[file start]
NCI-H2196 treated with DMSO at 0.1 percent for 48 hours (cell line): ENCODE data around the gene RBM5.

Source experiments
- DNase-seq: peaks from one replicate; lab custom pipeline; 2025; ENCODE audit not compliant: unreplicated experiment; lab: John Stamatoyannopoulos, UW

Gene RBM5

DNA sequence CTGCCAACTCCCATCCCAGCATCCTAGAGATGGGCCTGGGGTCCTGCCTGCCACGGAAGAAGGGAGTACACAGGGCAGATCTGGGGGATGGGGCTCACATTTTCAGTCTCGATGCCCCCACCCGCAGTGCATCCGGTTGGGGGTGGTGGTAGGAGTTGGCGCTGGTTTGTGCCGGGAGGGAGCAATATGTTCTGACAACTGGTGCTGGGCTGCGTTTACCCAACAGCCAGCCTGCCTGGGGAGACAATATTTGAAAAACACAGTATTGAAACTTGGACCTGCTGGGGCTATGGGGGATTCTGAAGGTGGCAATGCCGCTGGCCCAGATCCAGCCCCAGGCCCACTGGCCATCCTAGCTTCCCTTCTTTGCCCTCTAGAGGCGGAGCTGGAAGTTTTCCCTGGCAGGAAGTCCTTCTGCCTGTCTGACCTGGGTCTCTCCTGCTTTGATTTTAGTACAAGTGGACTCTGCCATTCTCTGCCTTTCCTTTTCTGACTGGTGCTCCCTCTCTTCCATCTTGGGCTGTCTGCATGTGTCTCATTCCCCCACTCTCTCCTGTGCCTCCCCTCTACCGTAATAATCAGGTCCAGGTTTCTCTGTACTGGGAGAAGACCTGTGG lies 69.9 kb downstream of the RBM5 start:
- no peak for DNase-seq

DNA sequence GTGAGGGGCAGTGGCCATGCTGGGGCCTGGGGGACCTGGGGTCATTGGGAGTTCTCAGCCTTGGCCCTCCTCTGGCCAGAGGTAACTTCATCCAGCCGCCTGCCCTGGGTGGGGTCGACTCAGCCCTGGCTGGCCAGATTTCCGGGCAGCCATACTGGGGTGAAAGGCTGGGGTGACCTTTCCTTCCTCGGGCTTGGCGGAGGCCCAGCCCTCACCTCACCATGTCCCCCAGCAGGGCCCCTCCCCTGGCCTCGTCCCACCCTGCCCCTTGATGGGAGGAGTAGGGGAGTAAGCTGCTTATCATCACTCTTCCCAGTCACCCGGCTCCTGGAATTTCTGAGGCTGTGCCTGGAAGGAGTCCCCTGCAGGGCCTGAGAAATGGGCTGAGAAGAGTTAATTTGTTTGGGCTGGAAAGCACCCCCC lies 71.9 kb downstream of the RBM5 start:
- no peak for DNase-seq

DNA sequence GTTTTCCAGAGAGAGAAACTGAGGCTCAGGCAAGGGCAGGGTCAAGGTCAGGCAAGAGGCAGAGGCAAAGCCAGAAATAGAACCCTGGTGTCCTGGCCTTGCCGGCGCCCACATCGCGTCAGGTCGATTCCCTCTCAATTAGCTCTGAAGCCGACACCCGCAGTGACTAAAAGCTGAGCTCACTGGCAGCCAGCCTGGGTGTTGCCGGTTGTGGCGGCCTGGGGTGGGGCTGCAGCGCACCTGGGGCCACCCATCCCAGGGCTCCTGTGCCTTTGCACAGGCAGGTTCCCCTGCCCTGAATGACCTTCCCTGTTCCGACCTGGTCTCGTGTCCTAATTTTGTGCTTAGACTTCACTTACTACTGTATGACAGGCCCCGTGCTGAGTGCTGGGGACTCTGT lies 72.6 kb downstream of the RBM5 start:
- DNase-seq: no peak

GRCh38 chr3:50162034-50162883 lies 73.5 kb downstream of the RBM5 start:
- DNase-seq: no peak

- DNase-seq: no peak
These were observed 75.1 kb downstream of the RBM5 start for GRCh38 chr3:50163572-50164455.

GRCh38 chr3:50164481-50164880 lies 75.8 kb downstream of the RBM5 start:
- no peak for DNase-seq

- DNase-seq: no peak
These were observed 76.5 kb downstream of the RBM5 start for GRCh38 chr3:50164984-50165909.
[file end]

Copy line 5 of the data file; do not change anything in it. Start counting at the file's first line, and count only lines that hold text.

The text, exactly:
DNA sequence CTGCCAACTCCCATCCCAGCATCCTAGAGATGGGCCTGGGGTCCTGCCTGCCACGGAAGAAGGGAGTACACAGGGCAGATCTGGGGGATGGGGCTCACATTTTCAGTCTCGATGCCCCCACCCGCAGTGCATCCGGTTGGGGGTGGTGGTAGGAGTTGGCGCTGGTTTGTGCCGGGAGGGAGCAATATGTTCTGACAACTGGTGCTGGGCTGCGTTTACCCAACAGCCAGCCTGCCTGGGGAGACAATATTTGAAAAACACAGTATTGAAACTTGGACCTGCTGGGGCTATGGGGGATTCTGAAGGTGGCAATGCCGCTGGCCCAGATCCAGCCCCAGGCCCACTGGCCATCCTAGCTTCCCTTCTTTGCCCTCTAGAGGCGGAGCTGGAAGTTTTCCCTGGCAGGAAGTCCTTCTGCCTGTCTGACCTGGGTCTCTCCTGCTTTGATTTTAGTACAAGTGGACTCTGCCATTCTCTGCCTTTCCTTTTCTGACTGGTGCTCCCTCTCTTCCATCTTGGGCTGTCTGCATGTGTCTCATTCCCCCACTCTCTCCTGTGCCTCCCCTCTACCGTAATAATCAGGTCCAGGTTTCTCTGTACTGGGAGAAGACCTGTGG lies 69.9 kb downstream of the RBM5 start: